In 1747, three members of the Abenaki Native American tribe and their
Mohawk ally posted a petition on a wall of an English fort in the
Connecticut River Valley. The paper was small, but it spoke volumes.
Addressed to the General Assembly [of Massachusetts], the document —
written entirely in English — gave notice that Abenakis and their allies
were willing to help destroy the forts of English settlers that were
cropping up throughout the Native region. With biting sarcasm, the writers
explained that the English would save money by having to maintain and supply
fewer forts. The Native Americans would only require a small fee for their
helpful services. As a final jab, they signed the petition with a flourish
that echoed English etiquette —
“we are your very humble, obsequious
According to Lisa Brooks, assistant professor of history and literature
and of folklore and mythology, the petition signifies more than skillful use
of sarcasm and irony. It is one example among many, she says, where Native
Americans used their English writing skills to resist colonization and
“As colonization progressed, many Native leaders adopted writing as a
tool to deal with issues that were important to their communities,” she
said. “They wrote petitions, gave speeches, and recorded local histories.
Writing was an imaginative route to survival for these people.”
The uses and significance of Native American writing in Colonial America
forms the basis for Brooks’ forthcoming book, “The Common Pot: The Recovery
of Native Space in the Northeast” (University of Minnesota Press). Through
her scholarship, Brooks aims to reshape the general perception that Native
people were illiterate and entirely oral.
“The illusion of Native Americans as illiterate people was popularized by
the writings of James Fenimore Cooper in the early 19th century. And those
stereotypes persisted,” Brooks explained, including the notion that “if
Indians did take up writing, they wouldn’t be Indians anymore — they would
become handmaidens to the Colonial project.”
Documents like the Abenaki petition, said Brooks, demonstrate otherwise.
“These men didn’t vanish. They adapted to the circumstances and found a
way to use Colonial tools to their advantage,” she said.
“The petition is not a type of document you see coming from the
missionary schools,” Brooks added, referring to the system of education
through which many Native Americans learned to read and write. “It’s protest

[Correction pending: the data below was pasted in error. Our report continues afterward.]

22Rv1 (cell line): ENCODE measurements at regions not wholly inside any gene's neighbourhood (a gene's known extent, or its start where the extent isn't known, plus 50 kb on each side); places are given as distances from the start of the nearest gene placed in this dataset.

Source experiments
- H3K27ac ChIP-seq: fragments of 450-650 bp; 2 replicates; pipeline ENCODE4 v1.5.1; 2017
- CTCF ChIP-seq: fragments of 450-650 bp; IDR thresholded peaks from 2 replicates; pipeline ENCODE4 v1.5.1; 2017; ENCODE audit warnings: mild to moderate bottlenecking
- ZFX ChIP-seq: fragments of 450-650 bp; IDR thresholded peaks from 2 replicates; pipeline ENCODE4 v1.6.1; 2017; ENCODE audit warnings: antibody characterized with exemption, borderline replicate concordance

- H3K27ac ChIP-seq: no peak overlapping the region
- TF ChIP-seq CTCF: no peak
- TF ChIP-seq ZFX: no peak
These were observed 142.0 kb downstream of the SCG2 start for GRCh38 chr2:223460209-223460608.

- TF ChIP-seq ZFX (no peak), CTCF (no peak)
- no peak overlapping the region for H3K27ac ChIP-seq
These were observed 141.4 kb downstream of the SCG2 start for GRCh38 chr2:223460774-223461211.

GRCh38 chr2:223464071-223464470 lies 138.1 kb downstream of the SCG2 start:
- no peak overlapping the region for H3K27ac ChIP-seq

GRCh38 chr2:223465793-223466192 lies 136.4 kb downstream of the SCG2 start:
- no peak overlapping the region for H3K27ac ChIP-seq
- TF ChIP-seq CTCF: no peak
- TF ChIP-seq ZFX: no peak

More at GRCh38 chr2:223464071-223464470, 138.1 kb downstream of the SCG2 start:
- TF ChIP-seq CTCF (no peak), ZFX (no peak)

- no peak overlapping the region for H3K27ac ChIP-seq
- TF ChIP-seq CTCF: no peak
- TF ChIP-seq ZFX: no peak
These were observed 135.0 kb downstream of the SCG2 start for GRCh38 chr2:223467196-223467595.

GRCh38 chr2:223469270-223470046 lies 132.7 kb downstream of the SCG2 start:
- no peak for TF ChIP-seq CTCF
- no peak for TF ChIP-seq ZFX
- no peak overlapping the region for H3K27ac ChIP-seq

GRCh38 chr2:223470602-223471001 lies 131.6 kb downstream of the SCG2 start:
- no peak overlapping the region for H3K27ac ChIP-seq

literature — designed to push back the frontier — that makes nuanced use of
English social conventions.”
Brooks drew the name of her book from a phrase that is mentioned
repeatedly in Native American writings from the 18th and 19th centuries.
“The Common Pot” was a metaphor that stood for community and shared
sustenance, but also described the shape of the land itself.
“The Connecticut River Valley, or ‘Kwinitekw’ in Abenaki, was a central
trade route for Native people,” Brooks said. “It was a deep, fertile valley
that sustained people and provided a network of relationships to other
By focusing on Native American writings that address relationships and
riverways within the “Common Pot,” Brooks was able to reconstruct the
political geography of 18th and 19th century New England from the Native
American perspective. She drew from a wealth of materials in public
archives, such as the Newberry Library in Chicago (where the petition is
held), as well as state libraries and historical societies.
“People are often surprised at how much material is out there,” she said.
“These accounts enable us to get closer to the conversations that were going
on at the time about social and political upheavals.”
In addition to the Abenaki petition, Brooks discusses several other cases
where Native writing played a key role in Native resistance. For example,
she traces the petitioning efforts of the Mohegan tribe as they sought to
reclaim subsistence grounds in the Colony of Connecticut. One of the leaders
in the land case, Samson Occom, recognized that divisive Colonial influences
were causing the Native people to turn against one another, thus
jeopardizing their chances of winning back the land. Occom wrote several
petitions and letters to address this concern and also recorded community
councils where the issue was discussed.
“There were often many competing visions of what the political landscape
should look like, even within particular nations or regions,” Brooks
explained. “Writing was a tool to help bring the community back together.”
“The Common Pot” also addresses peace negotiations between the fledgling
United States and the United Indian Nations, a federated group of tribes
centered in the Ohio Valley. Two of the native leaders selected to forge the
peace — Joseph Brant of the Mohawk Nation and Hendrick Aupaumut of the
Mohican Nation — had highly dissimilar visions of what the new political
landscape should look like, and wrote extensively about their opinions on
“These writings, from people with very different cultural backgrounds,
allow readers to understand how separate tribes viewed contemporary
political processes,” she said.
Brooks, who is herself a member of the Abenaki Nation, hopes that her
research will have an impact on how early American history and literature is
taught and studied.
“This book represents a turning around of the standard historical
narrative, which typically starts with the Puritans landing,” she said. “I
am trying to advocate that we should teach this to our children, to change
how people perceive the landscape of American studies.”